The number of coffee shops in or around Downtown Phoenix has noticeably increased in the past few years. The rising competition not only leaves patrons wondering if Phoenix might become a major coffee town, but also has business owners scratching their heads to come up with ways to drive business.
Open mic nights are expected, and jazz nights are better saved for ill-lit bars. Even spoken word or poetry readings have become a staple at many coffee establishments.
But Scrabble? That’s where Urban Beans comes in.
This Midtown shop, trying to find a niche since opening last fall, has opted to shake up the traditional brand of coffee shop activities. Monday night is Scrabble night at Urban Beans. Owners Virginia Senior and Kim Cristoff have been longtime recreational Scrabble players with their circle of friends, and the ritual has become a staple in the weekly events calendar at their business.
“We just love playing Scrabble when we’re together,” Senior says. “You have an opportunity to play off of everyone else. The Scrabble board is the result of a group. There’s a way to play offensively or there’s a way to open up the board and let people play off each other.”
Senior says the Scrabble night is indicative of the type of vibe Urban Beans strives to promote.
“We’re about building community,” she says. “This building is one of our projects. It’s a new economy, a new time, a new age. People want to do the things they did two years ago for less money.”
Games are free to join, and though Urban Beans provides boards, patrons are welcome to bring their own. The games typically start at 7 p.m. and often last until the shop closes at 10 p.m.
“It’s a symbiotic relationship with the neighborhood. It’s a gathering,” Senior adds.
To encourage neighbors to join in, Urban Beans offers incentives for those who play. Spell “coffee” in a game and you’ll get a free coffee. The same goes for certain pastries and other menu items, depending on the staff’s discretion.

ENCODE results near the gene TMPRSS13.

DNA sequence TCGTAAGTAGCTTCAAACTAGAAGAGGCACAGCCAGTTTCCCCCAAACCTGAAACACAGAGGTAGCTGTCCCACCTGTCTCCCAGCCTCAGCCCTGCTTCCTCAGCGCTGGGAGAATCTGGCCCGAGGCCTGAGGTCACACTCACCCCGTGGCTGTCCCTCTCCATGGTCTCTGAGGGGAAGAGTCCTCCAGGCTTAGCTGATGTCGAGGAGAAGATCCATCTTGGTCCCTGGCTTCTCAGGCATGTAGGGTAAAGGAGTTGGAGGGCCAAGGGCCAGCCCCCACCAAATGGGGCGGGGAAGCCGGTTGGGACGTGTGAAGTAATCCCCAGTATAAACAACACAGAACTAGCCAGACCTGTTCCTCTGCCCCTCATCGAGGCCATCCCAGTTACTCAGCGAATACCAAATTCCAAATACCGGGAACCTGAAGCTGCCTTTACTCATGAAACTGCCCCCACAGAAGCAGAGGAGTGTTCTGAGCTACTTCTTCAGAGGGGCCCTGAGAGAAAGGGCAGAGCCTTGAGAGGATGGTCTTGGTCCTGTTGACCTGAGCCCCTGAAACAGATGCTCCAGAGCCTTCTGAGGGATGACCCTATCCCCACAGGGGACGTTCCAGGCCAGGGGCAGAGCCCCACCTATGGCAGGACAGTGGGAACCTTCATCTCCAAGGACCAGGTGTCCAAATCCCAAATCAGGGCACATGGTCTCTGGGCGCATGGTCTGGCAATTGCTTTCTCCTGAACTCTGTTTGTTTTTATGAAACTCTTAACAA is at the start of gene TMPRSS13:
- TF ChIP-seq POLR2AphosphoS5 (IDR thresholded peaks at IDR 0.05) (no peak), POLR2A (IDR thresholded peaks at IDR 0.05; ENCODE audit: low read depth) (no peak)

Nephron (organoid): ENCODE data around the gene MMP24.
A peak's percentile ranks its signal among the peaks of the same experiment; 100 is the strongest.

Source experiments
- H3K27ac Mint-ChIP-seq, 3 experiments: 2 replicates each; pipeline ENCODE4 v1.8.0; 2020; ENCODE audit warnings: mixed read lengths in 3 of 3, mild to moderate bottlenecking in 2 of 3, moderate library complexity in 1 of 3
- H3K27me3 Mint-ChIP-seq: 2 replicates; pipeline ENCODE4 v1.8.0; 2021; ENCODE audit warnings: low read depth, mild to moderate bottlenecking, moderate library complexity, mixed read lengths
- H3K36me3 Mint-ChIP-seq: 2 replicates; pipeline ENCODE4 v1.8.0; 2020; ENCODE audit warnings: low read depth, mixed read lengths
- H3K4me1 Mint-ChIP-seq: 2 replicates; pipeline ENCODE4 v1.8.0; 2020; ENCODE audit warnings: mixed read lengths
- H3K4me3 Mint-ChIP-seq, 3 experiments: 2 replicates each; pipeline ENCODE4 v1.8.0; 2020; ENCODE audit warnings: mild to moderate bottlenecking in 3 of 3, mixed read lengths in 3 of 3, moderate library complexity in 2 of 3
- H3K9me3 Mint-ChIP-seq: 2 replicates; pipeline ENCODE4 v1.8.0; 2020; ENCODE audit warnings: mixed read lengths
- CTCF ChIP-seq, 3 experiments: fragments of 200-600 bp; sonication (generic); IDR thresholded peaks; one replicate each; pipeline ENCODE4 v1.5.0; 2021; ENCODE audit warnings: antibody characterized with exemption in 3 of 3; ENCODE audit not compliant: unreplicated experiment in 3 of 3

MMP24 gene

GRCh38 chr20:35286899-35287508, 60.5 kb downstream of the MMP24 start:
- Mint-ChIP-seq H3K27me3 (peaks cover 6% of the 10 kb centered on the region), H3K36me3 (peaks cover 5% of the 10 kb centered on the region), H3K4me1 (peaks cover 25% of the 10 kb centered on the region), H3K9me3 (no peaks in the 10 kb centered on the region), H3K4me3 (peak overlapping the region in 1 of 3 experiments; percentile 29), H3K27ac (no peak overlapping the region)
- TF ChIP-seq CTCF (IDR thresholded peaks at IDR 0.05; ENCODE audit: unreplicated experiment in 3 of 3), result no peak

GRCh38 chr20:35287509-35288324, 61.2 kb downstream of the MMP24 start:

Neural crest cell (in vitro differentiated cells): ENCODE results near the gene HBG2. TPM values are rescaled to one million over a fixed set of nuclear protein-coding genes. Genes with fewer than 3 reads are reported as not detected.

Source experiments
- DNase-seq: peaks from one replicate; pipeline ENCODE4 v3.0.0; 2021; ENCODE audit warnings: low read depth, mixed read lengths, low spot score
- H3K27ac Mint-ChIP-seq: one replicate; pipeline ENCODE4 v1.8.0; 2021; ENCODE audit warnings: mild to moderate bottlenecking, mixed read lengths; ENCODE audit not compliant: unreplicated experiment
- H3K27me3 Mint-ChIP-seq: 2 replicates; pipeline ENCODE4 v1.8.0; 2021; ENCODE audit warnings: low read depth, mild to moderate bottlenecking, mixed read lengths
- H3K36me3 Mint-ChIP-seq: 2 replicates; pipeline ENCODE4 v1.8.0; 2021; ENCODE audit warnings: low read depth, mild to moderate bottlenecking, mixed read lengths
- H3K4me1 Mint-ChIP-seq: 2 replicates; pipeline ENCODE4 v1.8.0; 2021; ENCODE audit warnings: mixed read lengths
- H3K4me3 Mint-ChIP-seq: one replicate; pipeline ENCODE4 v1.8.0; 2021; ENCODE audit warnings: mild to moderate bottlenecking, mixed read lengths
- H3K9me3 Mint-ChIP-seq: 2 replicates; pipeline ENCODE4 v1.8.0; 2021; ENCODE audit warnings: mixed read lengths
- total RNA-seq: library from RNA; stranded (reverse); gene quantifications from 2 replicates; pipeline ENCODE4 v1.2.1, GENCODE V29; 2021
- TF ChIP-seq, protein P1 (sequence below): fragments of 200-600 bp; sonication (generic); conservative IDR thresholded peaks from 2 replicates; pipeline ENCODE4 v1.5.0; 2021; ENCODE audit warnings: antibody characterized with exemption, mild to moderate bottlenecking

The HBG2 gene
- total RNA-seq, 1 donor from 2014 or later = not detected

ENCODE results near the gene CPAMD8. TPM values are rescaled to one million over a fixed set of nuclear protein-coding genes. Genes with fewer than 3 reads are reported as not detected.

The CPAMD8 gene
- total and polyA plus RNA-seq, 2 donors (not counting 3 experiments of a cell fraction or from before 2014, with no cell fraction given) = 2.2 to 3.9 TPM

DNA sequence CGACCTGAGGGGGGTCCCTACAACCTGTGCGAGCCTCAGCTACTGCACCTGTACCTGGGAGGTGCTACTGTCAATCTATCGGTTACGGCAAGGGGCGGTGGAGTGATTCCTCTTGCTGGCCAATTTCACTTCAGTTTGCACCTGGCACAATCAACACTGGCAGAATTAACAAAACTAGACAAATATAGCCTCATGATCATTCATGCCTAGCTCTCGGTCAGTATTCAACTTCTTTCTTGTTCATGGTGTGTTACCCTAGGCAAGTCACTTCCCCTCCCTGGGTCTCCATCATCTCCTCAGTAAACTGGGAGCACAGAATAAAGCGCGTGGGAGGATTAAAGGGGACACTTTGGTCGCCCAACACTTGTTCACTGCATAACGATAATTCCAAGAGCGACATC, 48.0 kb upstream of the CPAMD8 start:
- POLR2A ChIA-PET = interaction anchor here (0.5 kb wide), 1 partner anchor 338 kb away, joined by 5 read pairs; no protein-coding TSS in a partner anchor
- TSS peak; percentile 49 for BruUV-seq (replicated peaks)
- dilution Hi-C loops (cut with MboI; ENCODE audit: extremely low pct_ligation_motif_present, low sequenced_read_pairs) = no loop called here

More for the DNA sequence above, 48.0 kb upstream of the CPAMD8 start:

“We’re trying to boost up the night and it’s really had an effect, in my opinion,” says barista Perry Czopp. “There’s a lot of laughing, or screaming at times. It gets pretty competitive.”
The tradition started about three years ago when the group of friends went to Mexico for New Year’s Eve. When they returned to the States the games continued, and the group would meet up once a week at someone’s house to play.
The game moved to Urban Beans when the shop opened as a way to keep the group together and help Senior’s business.
“It gave us a place to play and a way to support her,” says Rachel Gesterle, a friend of the owners. “It gives us an excuse to get together.”
Urban Beans is located at 3508 N. 7th St. in Midtown, a half-mile east of the Central/Osborn light rail station — 602.595.2244
This week I finally broke down and bought an iPhone. I bought it because it just works. For the last few months, I have been rotating between Android phones, then bought an iPod Touch and a Verizon MiFi so that I could have an iPhone-like experience without actually giving in to the AT&T machine. By the time I put my phone, iPod Touch, MiFi, my wallet and my keys in my pockets as I walked out of the house, they were literally overflowing. God help me if I tried to squeeze a Metro pass or some change in there.
Sure, my Android phone plus iPod Touch plus MiFi combination had the features I needed to check in on Yelp, read Facebook posts and check my Google Voice messages, but it was a real pain in the ass to find a place for everything, not to mention the trouble that went into managing three different sets of batteries.
This electronic experience caused me to reflect on my recent post about why people move away from Phoenix to places like Seattle, Portland and San Francisco. I think the reason people move from Phoenix to these cities is because, like an iPhone, they just work. In Portland you just jump on the streetcar to get wherever you want to go in the central city. Need to go further? Hop on the extensive light rail system. Restaurants, bars, and shopping are all oriented around public transit and dense neighborhoods. It just works.